MySQL NDB Cluster 7.3-7.4  /  NDB Cluster Replication

Chapter 8 NDB Cluster Replication

NDB Cluster supports asynchronous replication, more usually referred to simply as replication. This section explains how to set up and manage a configuration in which one group of computers operating as an NDB Cluster replicates to a second computer or group of computers. We assume some familiarity on the part of the reader with standard MySQL replication as discussed elsewhere in this Manual. (See Replication).


NDB Cluster does not support replication using GTIDs; semisynchronous replication is also not supported by the NDB storage engine.

Normal (non-clustered) replication involves a master server and a slave server, the master being the source of the operations and data to be replicated and the slave being the recipient of these. In NDB Cluster, replication is conceptually very similar but can be more complex in practice, as it may be extended to cover a number of different configurations including replicating between two complete clusters. Although an NDB Cluster itself depends on the NDB storage engine for clustering functionality, it is not necessary to use NDB as the storage engine for the slave's copies of the replicated tables (see Replication from NDB to other storage engines). However, for maximum availability, it is possible (and preferable) to replicate from one NDB Cluster to another, and it is this scenario that we discuss, as shown in the following figure:

Figure 8.1 NDB Cluster-to-Cluster Replication Layout

Much of the content is described in the surrounding text. It visualizes how a master MySQL server is replicated as a slave. The slave differs in that it shows an I/O thread pointing to a Relay Binlog, and that Relay Binlog pointing to an SQL thread. In addition, while the binlog points to and from the NdbCluster Engine on the master, on the slave diagram it points directly to the slave's MySQL server.

In this scenario, the replication process is one in which successive states of a master cluster are logged and saved to a slave cluster. This process is accomplished by a special thread known as the NDB binary log injector thread, which runs on each MySQL server and produces a binary log (binlog). This thread ensures that all changes in the cluster producing the binary log—and not just those changes that are effected through the MySQL Server—are inserted into the binary log with the correct serialization order. We refer to the MySQL replication master and replication slave servers as replication servers or replication nodes, and the data flow or line of communication between them as a replication channel.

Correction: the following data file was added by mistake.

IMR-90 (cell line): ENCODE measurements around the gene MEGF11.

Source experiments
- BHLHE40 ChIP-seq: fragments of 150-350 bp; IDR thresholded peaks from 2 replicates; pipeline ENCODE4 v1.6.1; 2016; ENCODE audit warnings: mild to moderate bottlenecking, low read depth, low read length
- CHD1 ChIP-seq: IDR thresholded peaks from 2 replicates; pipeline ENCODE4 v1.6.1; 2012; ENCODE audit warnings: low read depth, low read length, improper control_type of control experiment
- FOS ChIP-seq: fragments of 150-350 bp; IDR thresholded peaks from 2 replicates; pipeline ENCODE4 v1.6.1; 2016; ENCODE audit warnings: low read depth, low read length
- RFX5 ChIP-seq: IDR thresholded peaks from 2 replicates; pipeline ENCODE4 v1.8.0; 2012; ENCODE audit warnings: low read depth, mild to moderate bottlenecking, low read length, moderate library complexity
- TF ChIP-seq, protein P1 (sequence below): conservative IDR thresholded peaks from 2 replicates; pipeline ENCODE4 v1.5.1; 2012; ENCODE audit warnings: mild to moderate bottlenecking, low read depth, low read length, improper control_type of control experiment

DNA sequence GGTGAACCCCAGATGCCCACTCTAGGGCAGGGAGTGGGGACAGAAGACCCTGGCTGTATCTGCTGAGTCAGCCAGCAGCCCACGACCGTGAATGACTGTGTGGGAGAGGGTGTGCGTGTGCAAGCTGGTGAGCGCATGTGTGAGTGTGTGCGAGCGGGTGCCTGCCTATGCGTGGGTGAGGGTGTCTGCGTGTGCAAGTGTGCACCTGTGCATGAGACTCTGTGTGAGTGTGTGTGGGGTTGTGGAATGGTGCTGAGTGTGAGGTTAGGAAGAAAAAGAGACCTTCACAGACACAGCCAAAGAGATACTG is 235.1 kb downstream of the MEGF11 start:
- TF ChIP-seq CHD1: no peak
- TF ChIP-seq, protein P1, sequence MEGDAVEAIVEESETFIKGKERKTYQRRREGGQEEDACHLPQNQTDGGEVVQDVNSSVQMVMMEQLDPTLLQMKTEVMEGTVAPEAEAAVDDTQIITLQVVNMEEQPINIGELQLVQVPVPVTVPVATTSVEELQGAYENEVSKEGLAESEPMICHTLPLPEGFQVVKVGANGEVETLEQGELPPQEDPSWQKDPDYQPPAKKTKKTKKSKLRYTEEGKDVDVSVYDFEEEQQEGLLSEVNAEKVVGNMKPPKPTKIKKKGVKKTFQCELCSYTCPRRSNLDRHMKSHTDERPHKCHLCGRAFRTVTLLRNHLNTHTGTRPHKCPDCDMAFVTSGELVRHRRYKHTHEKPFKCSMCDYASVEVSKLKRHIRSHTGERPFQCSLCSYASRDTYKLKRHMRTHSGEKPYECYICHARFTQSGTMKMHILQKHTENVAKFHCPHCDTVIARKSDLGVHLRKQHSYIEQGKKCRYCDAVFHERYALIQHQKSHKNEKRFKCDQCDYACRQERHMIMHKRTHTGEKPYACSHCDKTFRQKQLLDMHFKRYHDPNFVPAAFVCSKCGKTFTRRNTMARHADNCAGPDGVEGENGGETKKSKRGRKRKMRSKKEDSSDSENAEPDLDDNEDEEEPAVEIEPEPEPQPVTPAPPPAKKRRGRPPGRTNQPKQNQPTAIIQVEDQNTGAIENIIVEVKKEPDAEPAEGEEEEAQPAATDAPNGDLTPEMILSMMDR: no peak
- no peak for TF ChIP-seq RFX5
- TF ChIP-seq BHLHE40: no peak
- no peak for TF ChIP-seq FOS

For information about performing point-in-time recovery with NDB Cluster and NDB Cluster Replication, see Section 8.9.2, “Point-In-Time Recovery Using NDB Cluster Replication”.

NDB API _slave status variables.  NDB API counters can provide enhanced monitoring capabilities on NDB Cluster replication slaves. These are implemented as NDB statistics _slave status variables, as seen in the output of SHOW STATUS, or in the results of queries against the SESSION_STATUS or GLOBAL_STATUS table in a mysql client session connected to a MySQL Server that is acting as a slave in NDB Cluster Replication. By comparing the values of these status variables before and after the execution of statements affecting replicated NDB tables, you can observe the corresponding actions taken on the NDB API level by the slave, which can be useful when monitoring or troubleshooting NDB Cluster Replication. Section 7.13, “NDB API Statistics Counters and Variables”, provides additional information.

Replication from NDB to non-NDB tables.  It is possible to replicate NDB tables from an NDB Cluster acting as the master to tables using other MySQL storage engines such as InnoDB or MyISAM on a slave mysqld. This is subject to a number of conditions; see Replication from NDB to other storage engines, and Replication from NDB to a nontransactional storage engine, for more information.